The recent impact of climate change is exacerbating the already existing open grazing pastoral systems in Nigeria. Over the years, the drought and desertification in the northern part of the country contributed to the pastoralist herdsmen seeking grazing lands further in the southern part, resulting in competition over resources and clashes with settled farmers.

In Oyo State, farmers and herders conflict has resulted in significant loss of lives and livelihoods, raising tensions, undermining food security, the proliferation of small arms, displacement of large numbers of people, and diverting resources meant for development in the state.

The Oyo State government, like some other states in Nigeria, has banned open grazing by herders, however, this has not solved the crisis, with herders constantly flouting the law and grazing on farms. The farmer/herder crisis is a major problem plaguing the entire country and is in dire need of a solution.

The Oyo State government, with the revival and upgrading of Fasola Farm into an Agribusiness Industrial Hub, has given local livestock farmers a sign of impending relief. The conversion of a major part of the Fasola Agribusiness Industrial Hub to a world-class livestock transformation center has opened the door to a new life in livestock rearing in Nigeria.

Aside from the center providing quality seeds, capacity development, and modern livestock farm machinery, the introduction of standard low, medium,m, and high-end ranches along with pasture production for commercial purposes at the Fasola hub would go a long way in reducing the farmer and herders’ crisis.

One of the primary and key root causes of the farmer-herder crises is the lack of enough pasture for cattle which is scarce during the dry season, the critical component of livestock development either for meat or dairy is the food they consume. This provision of adequate pasture during the dry season will ultimately eradicate the need to graze into crop farms and as such avoid clashes. The planting of high-quality feed also known as hay on a large scale and a short-term planting period of two months at the Fasola hub as against 2years in most other countries is a major paradigm shift that should guide further the policy and programs on livestock rearing in Nigeria.

Presently at Fasola farm, there is a massive production of animal feed that was once only seen in the developed countries or Southern part of Africa. In the pilot phase, over 200 hectares of Bracharia were planted, Brachiaria grass is one of the best tropical forages for nutritive value, livestock productivity, and climate change adaptation. It is suitable for both grazing and cut and carry systems and has been harvested and turned into hays prepared for animal consumption in the ranches at Fasola during the dry season and also sold to neighboring livestock rearers for their animal consumption during the dry season. This is providing a lesson to a paradigm shift from the usual open grazing of animals to ranching.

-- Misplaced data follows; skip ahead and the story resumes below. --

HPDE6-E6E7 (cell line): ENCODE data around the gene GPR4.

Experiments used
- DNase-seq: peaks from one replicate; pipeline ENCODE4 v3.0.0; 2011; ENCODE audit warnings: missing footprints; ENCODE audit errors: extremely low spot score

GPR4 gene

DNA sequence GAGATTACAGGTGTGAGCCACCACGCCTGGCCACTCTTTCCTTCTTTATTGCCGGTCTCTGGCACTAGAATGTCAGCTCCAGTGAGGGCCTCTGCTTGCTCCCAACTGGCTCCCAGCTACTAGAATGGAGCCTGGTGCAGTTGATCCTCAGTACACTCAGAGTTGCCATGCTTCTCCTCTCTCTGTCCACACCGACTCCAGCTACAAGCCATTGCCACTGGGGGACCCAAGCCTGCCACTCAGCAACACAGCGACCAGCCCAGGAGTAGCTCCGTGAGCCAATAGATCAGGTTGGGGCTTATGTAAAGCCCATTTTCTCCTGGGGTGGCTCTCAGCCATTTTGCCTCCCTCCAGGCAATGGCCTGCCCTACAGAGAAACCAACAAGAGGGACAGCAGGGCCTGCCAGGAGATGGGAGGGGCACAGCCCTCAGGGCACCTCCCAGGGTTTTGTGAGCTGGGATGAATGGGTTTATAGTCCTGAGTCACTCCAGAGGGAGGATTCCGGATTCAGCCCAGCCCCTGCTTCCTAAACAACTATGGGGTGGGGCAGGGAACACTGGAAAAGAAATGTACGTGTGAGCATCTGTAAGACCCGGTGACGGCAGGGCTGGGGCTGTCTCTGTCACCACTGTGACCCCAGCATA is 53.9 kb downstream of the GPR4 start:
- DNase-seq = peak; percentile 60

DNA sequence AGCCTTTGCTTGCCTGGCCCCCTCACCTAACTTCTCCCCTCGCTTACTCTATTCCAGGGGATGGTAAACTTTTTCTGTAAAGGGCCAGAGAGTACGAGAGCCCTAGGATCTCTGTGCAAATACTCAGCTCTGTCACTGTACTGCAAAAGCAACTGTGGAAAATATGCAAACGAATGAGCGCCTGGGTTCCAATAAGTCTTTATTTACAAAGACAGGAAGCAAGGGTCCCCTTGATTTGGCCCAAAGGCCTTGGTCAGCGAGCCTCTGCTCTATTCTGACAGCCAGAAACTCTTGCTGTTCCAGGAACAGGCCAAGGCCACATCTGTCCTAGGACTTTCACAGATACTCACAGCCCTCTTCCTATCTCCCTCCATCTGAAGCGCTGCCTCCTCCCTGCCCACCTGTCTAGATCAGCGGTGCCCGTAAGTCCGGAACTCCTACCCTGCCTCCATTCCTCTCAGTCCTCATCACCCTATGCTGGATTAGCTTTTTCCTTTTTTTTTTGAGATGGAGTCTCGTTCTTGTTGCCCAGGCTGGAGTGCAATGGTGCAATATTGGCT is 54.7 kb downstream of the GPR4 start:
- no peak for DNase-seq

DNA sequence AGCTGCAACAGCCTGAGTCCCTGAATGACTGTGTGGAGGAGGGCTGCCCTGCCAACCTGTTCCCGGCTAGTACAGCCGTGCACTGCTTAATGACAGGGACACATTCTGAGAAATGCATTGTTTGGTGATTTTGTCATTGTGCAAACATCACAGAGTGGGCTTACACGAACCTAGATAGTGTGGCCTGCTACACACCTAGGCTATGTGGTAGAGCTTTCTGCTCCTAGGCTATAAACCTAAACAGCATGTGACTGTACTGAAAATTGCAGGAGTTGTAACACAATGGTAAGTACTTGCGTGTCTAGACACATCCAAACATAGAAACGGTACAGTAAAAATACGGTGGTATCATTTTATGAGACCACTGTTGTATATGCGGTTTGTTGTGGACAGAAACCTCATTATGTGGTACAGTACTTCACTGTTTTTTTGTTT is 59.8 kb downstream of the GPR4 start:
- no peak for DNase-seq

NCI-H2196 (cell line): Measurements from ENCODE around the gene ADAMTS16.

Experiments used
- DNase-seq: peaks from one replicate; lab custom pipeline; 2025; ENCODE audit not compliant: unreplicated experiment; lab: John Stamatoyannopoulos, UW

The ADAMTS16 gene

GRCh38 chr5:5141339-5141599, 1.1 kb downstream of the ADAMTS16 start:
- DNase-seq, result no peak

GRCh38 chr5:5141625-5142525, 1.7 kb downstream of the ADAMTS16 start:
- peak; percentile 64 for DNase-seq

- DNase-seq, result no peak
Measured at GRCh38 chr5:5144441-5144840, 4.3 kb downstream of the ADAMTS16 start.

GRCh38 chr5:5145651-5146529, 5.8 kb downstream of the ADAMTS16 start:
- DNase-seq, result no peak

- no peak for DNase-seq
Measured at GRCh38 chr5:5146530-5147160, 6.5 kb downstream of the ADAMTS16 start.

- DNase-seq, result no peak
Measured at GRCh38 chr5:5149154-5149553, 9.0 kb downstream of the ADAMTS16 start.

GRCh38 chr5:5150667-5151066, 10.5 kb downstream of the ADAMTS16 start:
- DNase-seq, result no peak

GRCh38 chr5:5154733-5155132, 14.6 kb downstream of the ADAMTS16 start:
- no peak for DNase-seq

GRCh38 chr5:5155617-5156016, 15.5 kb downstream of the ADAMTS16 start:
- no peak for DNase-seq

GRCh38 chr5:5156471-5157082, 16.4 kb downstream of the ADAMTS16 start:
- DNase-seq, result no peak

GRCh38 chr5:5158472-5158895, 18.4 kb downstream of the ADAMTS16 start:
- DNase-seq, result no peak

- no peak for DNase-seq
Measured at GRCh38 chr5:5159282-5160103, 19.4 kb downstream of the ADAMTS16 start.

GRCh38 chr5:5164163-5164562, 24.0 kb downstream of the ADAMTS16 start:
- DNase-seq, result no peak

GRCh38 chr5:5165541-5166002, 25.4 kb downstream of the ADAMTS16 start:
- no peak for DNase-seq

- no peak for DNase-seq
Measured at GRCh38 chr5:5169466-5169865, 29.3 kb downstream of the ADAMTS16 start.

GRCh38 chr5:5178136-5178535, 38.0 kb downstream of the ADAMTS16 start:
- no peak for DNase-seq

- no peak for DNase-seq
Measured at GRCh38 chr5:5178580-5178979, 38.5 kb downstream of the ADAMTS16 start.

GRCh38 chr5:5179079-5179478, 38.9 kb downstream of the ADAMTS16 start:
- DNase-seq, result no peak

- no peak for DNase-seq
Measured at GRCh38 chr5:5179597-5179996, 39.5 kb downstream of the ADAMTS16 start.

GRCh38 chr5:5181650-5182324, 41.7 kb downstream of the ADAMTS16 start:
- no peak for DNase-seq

While hay farming at Fasola farm offers significant benefits to cattle, it’s essential to recognize that it’s just one component of a holistic approach to proper animal husbandry, proper nutrition, access to clean water, appropriate housing, healthcare, and ethical treatment as well as discouragement to open grazing.
Commercial planting of Brachiaria grass and subsequent storage for sale during the dry season as being demonstrated at Fasola should be a model that should be encouraged by all states in Nigeria to reduce the incessant and unnecessary conflicts and to develop a new exportable material for foreign exchange earning as this hay is in high demand by many countries with less agroecological advantages as Nigeria.

The recent World Bank Group visit to Fasola Hub affirms this position. The World Bank has because of this classified the hub as one of the first three locations in Nigeria that will be designated as its key livestock transformation center under its Livestock Productivity and Resilience Support Project.

With this, Fasola Livestock Transformation Center is now showing the way for Nigeria how to go about resolving the incessant conflict between livestock and crop farmers through pragmatic action that complements the policy on anti-open grazing. This will be another legacy that Engr. Seyi Makinde’s administration will leave for Nigeria.





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Oyo Truth is an independent online news /medium reporting up-to-date events, happenings and activities related to Oyo State, Nigeria.

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